FAQs: Space Shuttle Endeavour
NASA's Space Shuttle Endeavour successfully returned to Earth at the Kennedy Space Center in Cape Canaveral, Fla., on June 1, 2011, after its final voyage, nearly two decades after its maiden launch.
Designated as Orbiter Vehicle 105 by NASA, the $1.7-billion shuttle was the fifth and final shuttle to be constructed, entering service in 1992. Endeavour was built to replace the Space Shuttle Challenger, which suffered a catastrophic breakup 73 seconds after liftoff on Jan. 28, 1986, killing its crew of seven.
Endeavour's last lift-off
Endeavour's 25th and final mission, STS-134, docked at the International Space Station (ISS) two days into the mission.
The primary goal of the 16-day flight was to deliver several pieces of cargo to the ISS. They included a $2-billion instrument that measures cosmic rays called the Alpha Magnetic Spectrometer (AMS), as well as critical spare parts such as communications antennae, a high-pressure gas tank and debris shields that are needed to keep the ISS orbiting for another 10 years.
Mark Kelly commanded Endeavour's last voyage, along with five crewmates: Gregory Johnson, Michael Fincke, Greg Chamitoff, Andrew Feustel and Roberto Vittori.
Kelly is married to Gabrielle Giffords, the Arizona congresswoman who was shot in the head and critically wounded in January 2011. He returned to training in February, after taking time off to be at his wife's hospital bedside. Giffords attended the launch.
"Your landing ends a vibrant legacy for this amazing vehicle that will long be remembered. Welcome home, Endeavour," Mission Control said as the shuttle successfully touched down at the Kennedy Space Center.
"It's sad to see her land for the last time, but she really has a great legacy," Kelly replied.
When did Endeavour first start service?
The maiden flight began on May 7, 1992, at 7:40 p.m. ET.
What was the primary goal of the mission?
During the nine-day mission, the crew's main task was to figure out how to snag and repair Intelsat VI, a non-functioning communications satellite. It took four attempts to work outside the spacecraft, but the team eventually restored the satellite to usefulness, allowing it to link up 120,000 simultaneous phone conversations after two years of silence.
What were some mission milestones?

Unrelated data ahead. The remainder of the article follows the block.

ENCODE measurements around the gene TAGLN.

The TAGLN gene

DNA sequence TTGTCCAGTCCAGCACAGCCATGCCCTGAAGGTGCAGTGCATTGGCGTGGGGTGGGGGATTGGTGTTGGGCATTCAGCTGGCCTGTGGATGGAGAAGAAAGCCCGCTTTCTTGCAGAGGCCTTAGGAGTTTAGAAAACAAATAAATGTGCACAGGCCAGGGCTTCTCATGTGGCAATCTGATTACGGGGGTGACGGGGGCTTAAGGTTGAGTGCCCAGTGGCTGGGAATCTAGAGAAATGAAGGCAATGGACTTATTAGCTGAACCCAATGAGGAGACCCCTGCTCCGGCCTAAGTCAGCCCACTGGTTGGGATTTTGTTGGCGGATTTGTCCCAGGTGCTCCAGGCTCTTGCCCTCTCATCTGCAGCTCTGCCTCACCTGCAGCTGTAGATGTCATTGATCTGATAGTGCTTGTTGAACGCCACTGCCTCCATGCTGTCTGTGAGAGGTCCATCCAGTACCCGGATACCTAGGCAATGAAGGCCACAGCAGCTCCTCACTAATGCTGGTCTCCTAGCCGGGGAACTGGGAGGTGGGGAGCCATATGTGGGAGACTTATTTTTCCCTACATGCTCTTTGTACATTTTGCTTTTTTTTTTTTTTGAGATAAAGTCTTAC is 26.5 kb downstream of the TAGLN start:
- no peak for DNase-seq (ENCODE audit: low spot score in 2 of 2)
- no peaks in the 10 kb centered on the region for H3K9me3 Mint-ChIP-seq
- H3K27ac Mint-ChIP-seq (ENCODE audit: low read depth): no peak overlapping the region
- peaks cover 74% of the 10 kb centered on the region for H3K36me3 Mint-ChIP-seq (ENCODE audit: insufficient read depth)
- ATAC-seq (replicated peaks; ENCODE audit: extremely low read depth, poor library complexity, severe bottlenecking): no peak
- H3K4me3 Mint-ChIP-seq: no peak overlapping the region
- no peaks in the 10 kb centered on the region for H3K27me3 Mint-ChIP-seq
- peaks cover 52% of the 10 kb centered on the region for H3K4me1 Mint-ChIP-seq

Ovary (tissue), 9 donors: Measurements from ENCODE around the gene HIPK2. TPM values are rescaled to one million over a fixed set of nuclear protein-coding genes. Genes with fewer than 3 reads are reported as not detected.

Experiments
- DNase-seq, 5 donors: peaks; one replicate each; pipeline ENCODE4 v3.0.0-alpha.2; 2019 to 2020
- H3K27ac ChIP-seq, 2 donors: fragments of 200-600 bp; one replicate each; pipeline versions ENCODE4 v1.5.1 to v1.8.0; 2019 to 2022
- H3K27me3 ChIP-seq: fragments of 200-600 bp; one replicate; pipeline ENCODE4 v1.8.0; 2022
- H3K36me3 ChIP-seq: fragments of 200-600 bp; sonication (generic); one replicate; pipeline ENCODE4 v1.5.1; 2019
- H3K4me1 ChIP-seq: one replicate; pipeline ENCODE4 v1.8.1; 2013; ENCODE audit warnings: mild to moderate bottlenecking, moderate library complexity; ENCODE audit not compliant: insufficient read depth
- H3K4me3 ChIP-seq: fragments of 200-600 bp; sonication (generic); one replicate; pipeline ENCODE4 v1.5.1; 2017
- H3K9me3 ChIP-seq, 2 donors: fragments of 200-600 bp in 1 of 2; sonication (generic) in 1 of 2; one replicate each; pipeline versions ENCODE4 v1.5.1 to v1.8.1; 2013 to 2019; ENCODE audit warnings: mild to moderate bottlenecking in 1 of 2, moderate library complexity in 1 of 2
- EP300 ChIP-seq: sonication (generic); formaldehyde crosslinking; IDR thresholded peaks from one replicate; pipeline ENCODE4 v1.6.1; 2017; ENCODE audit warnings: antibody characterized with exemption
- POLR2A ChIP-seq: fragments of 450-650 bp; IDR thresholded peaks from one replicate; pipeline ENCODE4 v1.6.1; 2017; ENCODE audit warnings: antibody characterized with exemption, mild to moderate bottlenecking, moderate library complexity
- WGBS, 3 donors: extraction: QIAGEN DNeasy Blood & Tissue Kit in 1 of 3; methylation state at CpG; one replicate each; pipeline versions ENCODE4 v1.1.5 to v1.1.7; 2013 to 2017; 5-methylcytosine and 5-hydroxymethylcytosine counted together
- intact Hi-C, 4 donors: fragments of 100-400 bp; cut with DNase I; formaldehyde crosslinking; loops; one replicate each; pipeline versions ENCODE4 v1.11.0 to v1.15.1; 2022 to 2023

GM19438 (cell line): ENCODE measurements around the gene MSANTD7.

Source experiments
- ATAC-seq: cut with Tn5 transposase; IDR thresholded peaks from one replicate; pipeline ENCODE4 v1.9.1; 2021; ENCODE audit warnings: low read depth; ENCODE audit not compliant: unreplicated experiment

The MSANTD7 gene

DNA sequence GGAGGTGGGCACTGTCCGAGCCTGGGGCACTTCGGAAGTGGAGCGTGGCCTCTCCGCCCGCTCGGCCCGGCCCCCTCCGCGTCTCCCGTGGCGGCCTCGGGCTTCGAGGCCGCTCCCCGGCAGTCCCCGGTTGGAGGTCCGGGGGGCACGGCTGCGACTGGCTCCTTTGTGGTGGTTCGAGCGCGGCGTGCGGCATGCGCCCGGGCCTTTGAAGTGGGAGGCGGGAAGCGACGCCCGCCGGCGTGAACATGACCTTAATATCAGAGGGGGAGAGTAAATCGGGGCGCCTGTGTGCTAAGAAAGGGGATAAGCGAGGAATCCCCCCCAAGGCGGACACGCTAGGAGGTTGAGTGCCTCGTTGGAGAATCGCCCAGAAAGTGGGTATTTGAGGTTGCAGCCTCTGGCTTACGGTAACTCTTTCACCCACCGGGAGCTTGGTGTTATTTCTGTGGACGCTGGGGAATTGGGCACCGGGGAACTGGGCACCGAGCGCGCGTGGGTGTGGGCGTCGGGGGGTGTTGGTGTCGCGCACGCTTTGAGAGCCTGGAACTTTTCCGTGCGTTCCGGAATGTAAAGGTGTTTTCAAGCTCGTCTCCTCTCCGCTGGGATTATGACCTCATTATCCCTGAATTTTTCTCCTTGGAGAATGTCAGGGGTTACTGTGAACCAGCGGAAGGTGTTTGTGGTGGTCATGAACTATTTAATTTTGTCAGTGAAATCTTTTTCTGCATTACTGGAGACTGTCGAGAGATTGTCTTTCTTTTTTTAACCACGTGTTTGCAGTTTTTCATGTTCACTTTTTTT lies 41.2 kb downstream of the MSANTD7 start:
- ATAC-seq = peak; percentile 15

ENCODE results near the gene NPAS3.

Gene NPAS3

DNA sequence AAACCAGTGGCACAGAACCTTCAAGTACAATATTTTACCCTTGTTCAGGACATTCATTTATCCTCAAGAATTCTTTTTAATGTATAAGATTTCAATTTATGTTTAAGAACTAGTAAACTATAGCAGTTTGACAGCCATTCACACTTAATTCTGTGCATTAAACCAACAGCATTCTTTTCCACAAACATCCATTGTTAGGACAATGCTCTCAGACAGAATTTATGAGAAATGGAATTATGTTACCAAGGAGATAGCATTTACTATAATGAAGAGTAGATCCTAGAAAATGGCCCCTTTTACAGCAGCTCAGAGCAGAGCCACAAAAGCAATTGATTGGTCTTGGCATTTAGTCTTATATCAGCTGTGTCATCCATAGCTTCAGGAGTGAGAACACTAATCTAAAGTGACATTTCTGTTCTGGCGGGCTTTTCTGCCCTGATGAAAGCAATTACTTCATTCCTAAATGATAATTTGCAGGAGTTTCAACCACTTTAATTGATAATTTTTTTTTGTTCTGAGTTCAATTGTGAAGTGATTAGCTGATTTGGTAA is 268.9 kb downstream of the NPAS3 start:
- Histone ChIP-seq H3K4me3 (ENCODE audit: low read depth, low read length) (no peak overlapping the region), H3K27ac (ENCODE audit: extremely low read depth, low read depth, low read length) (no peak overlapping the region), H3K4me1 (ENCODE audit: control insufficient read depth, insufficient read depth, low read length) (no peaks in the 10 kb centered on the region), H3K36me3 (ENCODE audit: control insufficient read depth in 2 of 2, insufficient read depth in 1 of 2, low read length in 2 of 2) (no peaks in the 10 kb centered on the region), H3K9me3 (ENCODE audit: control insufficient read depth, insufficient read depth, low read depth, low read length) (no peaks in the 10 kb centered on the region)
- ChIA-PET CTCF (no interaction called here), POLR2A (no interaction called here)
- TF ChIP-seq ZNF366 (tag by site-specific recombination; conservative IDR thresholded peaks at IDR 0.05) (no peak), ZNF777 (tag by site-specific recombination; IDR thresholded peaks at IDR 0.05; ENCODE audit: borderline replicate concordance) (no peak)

The work to rescue Intelsat VI included an unprecedented spacewalk involving three people from the same spacecraft at the same time. The mission also logged the longest recorded spacewalk ever at the time, which clocked in at eight hours and 15 minutes.
The astronauts' successful repair of the satellite confirmed the value of sending people to space for repair missions.
Endeavour's landing was also the first time an orbiter deployed a drag chute.
Were there other notable achievements?
Over the course of 24 missions, crews conducted space lab experiments, including medical tests to assess the human body's performance in microgravity, and research into the production of protein crystals grown in microgravity.
Endeavour was also used in 1993 for the first servicing mission of the Hubble Space Telescope.
It flew on several International Space Station rendezvous missions, and carried the Canadian-built Dextre (Special Purpose Dexterous Manipulator) robotics system to the ISS in 2008.
Why is Space Shuttle Endeavour being retired?
NASA had planned to scrap its Space Shuttle program after nearly 30 years of service in 2010. Three aging shuttles — Discovery, Atlantis and Endeavour — were to be decommissioned in order to make way for the next generation of spacecraft. Retirement of the Space Shuttle system was later extended until 2011.
So far, only Discovery has been officially retired.
Atlantis is scheduled to take off on July 8, 2011, for the 135th and final shuttle mission.
- In total, Endeavour orbited the Earth 4,671 times, 248 times during its final mission
- It has also travelled 197,761,261 kilometres
- The shuttle has spent 299 days in space since its first mission
- Endeavour has transported 167 crew members into space.
Why was Endeavour's last flight delayed?
There were two delays.
First of all, Endeavour's final launch was delayed 10 days, after having been originally set to blast off on April 19. The reason for the delay was a possible "space traffic jam," as the earlier date would have meant the unmanned Russian orbiter Progress would be docking at the ISS while Endeavour was still there. Moving the launch date back resolved the scheduling conflict.
Then on April 29, with the six astronauts en route to the launchpad, the launch was scrubbed. A heater system in the aft compartment for one of fuel lines was not working.
What will happen to the shuttle after it has been decommissioned?
Endeavour's next stop after being decommissioned will likely be the California Science Center in Los Angeles, Calif., where it will be put on public display as a showpiece.
The Canadarm, or Shuttle Remote Manipulator System, on the Endeavour has been earmarked for a Canadian museum. That Canadarm was the first one deployed, in 1981 on Space Shuttle Columbia.
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